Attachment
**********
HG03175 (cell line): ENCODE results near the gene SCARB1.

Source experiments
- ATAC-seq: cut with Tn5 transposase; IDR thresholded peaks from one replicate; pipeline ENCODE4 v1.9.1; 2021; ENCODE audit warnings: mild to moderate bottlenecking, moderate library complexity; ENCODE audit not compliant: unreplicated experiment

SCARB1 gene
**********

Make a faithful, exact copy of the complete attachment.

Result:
HG03175 (cell line): ENCODE results near the gene SCARB1.

Source experiments
- ATAC-seq: cut with Tn5 transposase; IDR thresholded peaks from one replicate; pipeline ENCODE4 v1.9.1; 2021; ENCODE audit warnings: mild to moderate bottlenecking, moderate library complexity; ENCODE audit not compliant: unreplicated experiment

SCARB1 gene